I Wouldn’t Do It If You Paid Me!

This past weekend, more than 500 volunteers worked together (often in the rain) to bring Denver’s largest celebration of LGBT pride to life. Most of these folks worked nonstop throughout the weekend and for their efforts they received a t-shirt and a couple of meals. As an employee of the organization that hosts PrideFest, I had the pleasure of being the official “weather spotter” for the festival. From my desk 2,200 miles away, I monitored the NWS for any severe weather alerts and passed those along through Google Hangouts. From the pictures and comments coming across Hangouts over the weekend, I’d say everyone had a phenomenal time and would probably volunteer to do it all over again next year.

On the topic of volunteer work…a certain family member and I have had an ongoing debate for years over the merits of doing something just because you want to versus doing it because you expect to be paid. She’s a capitalist through and through and while she can see the advantages of volunteer work, she sees it mainly from the organization’s perspective – free labor = low overhead. Her favorite expressions might include: how can you make any money if you give things away? and I wouldn’t do that if you paid me! God love her, this is the same family member who once asked: why would anyone want to write a book if it wasn’t going to be a bestseller?

Doing good for the sake of doing good, that’s what volunteer work is about. It’s not about money. Whether you are volunteering with an established organization or creating your own volunteer experiences (like picking up garbage while you’re out for a walk or cutting your elderly neighbor’s lawn), the benefits, without a doubt, go far beyond what you might imagine. Your self-esteem will rise. You will make someone else’s day brighter. You will make your community and the world a better place to live. You may even learn something new or have that once-in-a-lifetime opportunity to do something you’ve always dreamed of.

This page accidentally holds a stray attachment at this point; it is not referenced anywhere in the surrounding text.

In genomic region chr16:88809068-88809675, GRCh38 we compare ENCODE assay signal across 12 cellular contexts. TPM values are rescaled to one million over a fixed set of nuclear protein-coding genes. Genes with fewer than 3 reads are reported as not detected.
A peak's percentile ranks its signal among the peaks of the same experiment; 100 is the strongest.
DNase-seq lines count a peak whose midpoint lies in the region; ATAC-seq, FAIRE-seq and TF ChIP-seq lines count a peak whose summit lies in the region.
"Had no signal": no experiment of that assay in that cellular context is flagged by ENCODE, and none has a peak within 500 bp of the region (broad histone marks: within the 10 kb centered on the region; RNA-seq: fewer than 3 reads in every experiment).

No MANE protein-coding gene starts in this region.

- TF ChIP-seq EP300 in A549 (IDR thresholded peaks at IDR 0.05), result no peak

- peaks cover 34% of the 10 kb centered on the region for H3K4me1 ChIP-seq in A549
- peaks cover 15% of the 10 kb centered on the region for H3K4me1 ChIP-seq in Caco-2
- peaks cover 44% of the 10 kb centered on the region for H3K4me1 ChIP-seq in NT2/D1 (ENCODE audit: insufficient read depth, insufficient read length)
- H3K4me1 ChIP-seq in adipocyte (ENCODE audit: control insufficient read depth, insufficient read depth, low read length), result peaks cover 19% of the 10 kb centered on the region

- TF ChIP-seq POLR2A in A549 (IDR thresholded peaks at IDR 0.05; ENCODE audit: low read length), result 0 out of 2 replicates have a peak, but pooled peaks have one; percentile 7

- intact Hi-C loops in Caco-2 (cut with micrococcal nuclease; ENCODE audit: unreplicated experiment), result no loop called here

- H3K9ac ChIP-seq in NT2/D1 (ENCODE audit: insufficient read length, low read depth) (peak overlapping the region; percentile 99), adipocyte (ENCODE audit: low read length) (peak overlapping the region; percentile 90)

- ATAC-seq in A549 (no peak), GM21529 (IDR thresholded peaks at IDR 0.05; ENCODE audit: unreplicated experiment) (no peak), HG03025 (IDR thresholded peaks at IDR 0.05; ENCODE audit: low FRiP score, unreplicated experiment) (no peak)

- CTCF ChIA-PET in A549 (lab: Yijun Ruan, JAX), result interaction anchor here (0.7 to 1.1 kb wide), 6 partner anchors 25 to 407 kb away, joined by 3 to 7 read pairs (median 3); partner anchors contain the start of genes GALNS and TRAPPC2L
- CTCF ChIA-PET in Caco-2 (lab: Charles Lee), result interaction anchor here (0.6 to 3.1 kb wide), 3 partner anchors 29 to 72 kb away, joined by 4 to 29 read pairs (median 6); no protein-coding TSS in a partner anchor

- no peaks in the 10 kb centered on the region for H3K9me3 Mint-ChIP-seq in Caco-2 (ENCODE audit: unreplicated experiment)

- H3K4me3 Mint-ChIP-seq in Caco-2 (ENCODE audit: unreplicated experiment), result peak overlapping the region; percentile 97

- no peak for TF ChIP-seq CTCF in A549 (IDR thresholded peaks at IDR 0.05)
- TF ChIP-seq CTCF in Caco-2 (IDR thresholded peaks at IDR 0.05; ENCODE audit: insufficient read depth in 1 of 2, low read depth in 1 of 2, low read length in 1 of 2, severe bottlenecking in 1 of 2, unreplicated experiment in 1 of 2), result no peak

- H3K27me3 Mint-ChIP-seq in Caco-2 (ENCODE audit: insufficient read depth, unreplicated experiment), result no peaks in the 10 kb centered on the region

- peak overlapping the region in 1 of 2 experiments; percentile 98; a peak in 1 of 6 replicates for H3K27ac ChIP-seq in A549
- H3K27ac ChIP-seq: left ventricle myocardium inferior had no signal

I’ve been a volunteer somewhere most of my adult life. The experiences that I’ve had would never have been available to me if I waited until I was paid to do them. In fact, a lifetime is not even long enough to acquire the amount of education and training required to get paid to do some of the things I’ve been fortunate enough to do simply by showing up.

I’ll never be a lawyer, but once I volunteered as an actor in a mock trial.

I’ll never be a doctor, but my time with the Red Cross taught me how to help my community in a disaster.

I’ll never be a marine biologist, but a summer of sea turtle patrol gave me the chance to witness firsthand the life of one of the sea’s most amazing creatures.

Marking our first nest on Venice Beach (2014)

I can’t go back in time to visit the 1800s, but my year at a pioneer museum taught me to value the simpler ways of life.

Me and President Lincoln…honestly…

I can’t singlehandedly end global food waste but manning the compost and recycling station at VegFest gave me the chance educate others on why it’s so important.